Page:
Diagnostic Examination: Composition & Musicology
The Diagnostic Exam is advisory and is administered to all entering students once a year during exam week at the end of the fall semester. This exam is intended to ascertain the student’s musicianship skills and identify areas needing remedial work. This information helps the faculty prepare students for careers in music teaching and research. All students must take the entire exam once. Each portion of the exam is graded on a Pass/Fail basis. Students who fail any part of the exam have the option to retake the failed sections the following year. Depending on the result, the student may be advised to take remedial actions, e.g., no-credit participation in an undergraduate course or private tutoring by a faculty member. Retakes are strongly encouraged but not mandatory.
The Diagnostic Exam consists of seven parts, listed with suggested textbooks that you may wish to consult:
1. Realization at the keyboard of figured bass, recitatives, and jazz-standard lead sheets.
2. Score reading at the keyboard; typical passages include the slow movements of string quartets and symphonies.
3. Singing; students are encouraged, but not required, to use solfège.
For parts 1, 2, and 3 (keyboard, score reading, and singing): Music for these parts is given to students at the beginning of semester 1. The student receives ten exercises for each category that should be prepared in advance for the exam at the end of the semester. During the exam, the student chooses one exercise from each category, the committee chooses one from each category, and the committee reserves the option to have the student sightread an exercise from each category.
|4. Analysis of a common-practice tonal piece given to you one week in advance of the exam (consult chapters 8, 14, 15, 17, 19 in Stein, ed., Engaging Music; William Caplin, Classical Form; Burstein and Straus, A Concise Introduction to Tonal Music). Students will discuss the piece with the members of the exam committee on the day of the exam. Topics to prepare for discussion include formal design, harmonic function and syntax, and dissonance treatment.
|5. Aural identification of intervals and chords; melodic and rhythmic dictation.
6. Harmonization of a simple melody, e.g., a chorale tune (consult Aldwell and Schachter, Harmony and Voice Leading; Salzer and Schachter, Counterpoint in Composition, Chapter 8). Students may check their work at the keyboard during the exam.
7. Identification and historical placement by prose commentary of 10 score and recording excerpts. Demonstrate your understanding of the piece in its historical context, based on discussion of style and other features of the score or recording. Include suggestions about the identity of the composer, the type of composition, and an approximate date (consult, for example, Fuller, The European Musical Heritage: 800-1750; Burkholder, Norton Anthology of Western Music; Morgan, Anthology of Twentieth Century Music, Martin and Waters, Jazz: The First 100 Years; Covach and Flory, What’s That Sound: An Introduction to Rock and Its History).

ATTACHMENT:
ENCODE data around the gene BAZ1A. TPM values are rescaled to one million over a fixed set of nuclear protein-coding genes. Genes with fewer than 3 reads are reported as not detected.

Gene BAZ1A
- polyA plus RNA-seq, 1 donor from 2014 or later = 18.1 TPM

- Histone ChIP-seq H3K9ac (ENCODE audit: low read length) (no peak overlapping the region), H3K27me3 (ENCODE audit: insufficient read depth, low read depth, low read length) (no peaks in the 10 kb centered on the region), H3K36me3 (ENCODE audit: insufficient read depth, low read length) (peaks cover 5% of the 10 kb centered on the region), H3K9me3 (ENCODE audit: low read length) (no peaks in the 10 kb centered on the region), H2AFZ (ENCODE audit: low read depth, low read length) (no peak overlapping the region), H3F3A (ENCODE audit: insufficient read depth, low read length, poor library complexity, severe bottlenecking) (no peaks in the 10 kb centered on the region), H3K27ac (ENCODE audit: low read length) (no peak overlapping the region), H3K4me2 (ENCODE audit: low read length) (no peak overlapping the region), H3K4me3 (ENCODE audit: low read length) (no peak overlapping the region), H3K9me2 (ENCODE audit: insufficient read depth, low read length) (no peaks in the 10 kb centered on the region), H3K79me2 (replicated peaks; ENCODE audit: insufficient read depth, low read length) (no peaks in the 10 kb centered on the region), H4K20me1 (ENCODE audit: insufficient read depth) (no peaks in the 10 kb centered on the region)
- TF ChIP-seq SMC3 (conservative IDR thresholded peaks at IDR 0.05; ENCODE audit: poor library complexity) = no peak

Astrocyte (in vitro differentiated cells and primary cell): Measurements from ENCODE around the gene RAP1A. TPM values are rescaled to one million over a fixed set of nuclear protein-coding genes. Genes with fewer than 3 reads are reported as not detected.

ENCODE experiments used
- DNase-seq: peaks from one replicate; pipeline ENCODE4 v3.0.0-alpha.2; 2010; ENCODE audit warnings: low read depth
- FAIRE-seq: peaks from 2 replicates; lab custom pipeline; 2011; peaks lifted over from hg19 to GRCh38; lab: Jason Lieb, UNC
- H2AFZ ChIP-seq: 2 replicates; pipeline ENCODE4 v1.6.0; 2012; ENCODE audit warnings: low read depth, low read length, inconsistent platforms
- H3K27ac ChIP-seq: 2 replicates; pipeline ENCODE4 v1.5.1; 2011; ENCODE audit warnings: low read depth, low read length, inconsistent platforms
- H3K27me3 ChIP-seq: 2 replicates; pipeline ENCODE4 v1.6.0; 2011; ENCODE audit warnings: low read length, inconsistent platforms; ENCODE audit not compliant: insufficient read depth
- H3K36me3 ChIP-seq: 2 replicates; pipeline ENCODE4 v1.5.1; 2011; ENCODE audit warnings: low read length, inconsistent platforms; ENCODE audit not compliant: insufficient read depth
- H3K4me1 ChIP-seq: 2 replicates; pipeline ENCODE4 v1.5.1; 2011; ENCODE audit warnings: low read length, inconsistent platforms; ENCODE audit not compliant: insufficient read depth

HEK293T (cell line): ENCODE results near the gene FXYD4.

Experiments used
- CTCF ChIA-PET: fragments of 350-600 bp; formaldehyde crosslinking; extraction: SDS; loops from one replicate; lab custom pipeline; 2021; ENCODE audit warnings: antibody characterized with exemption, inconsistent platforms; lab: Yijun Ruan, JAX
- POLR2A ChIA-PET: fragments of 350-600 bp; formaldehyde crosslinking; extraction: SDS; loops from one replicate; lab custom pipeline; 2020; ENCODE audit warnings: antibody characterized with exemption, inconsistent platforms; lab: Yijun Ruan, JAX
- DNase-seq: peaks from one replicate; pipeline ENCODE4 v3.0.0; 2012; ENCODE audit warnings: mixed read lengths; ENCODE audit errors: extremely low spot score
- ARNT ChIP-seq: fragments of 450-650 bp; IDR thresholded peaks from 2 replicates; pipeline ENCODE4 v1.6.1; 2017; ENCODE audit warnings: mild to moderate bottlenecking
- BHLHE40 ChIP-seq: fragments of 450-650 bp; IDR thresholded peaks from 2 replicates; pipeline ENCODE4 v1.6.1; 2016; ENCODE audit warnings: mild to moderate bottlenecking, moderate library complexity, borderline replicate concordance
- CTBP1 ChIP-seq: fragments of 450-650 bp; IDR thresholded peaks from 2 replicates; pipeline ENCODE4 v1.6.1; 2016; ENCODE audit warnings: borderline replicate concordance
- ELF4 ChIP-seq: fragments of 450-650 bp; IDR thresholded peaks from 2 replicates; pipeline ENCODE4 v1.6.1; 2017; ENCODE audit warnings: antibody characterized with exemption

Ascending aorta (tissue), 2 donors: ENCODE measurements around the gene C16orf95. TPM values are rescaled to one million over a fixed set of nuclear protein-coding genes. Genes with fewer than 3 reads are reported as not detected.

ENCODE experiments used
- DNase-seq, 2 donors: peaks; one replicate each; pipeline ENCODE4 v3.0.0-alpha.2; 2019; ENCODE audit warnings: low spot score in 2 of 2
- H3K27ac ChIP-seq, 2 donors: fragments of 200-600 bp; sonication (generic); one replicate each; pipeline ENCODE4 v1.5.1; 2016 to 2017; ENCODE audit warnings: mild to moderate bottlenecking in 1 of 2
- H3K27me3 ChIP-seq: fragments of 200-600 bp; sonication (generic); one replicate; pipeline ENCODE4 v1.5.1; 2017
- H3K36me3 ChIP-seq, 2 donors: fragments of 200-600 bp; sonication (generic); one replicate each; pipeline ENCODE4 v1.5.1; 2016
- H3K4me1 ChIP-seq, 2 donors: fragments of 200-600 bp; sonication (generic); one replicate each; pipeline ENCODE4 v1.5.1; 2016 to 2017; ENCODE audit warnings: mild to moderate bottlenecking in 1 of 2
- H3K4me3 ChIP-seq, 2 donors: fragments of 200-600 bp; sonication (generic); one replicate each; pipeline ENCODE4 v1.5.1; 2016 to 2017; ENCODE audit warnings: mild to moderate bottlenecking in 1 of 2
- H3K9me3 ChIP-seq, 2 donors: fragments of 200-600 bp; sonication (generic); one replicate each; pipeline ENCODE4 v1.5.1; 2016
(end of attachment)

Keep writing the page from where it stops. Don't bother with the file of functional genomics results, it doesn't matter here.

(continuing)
Parts 5, 6, and 7 are administered the day of the exam. The harmonized melody and prose commentary on the ten excerpts must be turned in to the DGSA by 5:00 pm on the day of the exam.
Diagnostic Examination: Ethnomusicology
The Diagnostic Exam in Ethnomusicology has two components: an aural skills test administered during exam week in the Fall of Year 1, and an online test administered before classes start in the Fall of Year 2. Students will receive materials to prepare for the aural skills test at the beginning of the Fall semester of Year 1. The Ethnomusicology faculty will send students a link to the online test with instructions shortly before classes begin in the Fall of Year 2. Students at that time can access the exam and upload their responses within the allowed time frame.
Aural Skills (end of Fall semester in Year 1)
- Aural identification of intervals and chords
- Sight singing at a level of difficulty expected in an advanced undergraduate class
The music for singing (ten examples) will be distributed at the beginning of the Fall semester, allowing students to prepare before the exam at the end of the semester. During the exam, the student selects one example to sing, and the faculty select another. Students are encouraged but not required to use solfège syllables.
Online Exam (before start of classes in Fall semester of Year 2)
- Identification of sounds of production (recording and processing) from recorded examples
- Identification and discussion of 8 out of 10 excerpts of “iconic” styles from around the world, by prose commentary, demonstrating an understanding of the style in its historical, geopolitical, social, or generic context, based on discussion of stylistic features of the track
- Transcription of a short piece
For incoming students with majors other than music: a short proficient performance on any instrument in any style. This is scheduled separately by the Ethnomusicology faculty.
Ethnomusicology students take aural skills test together with students in Musicology and Composition. The online test is administered separately by Ethnomusicology faculty.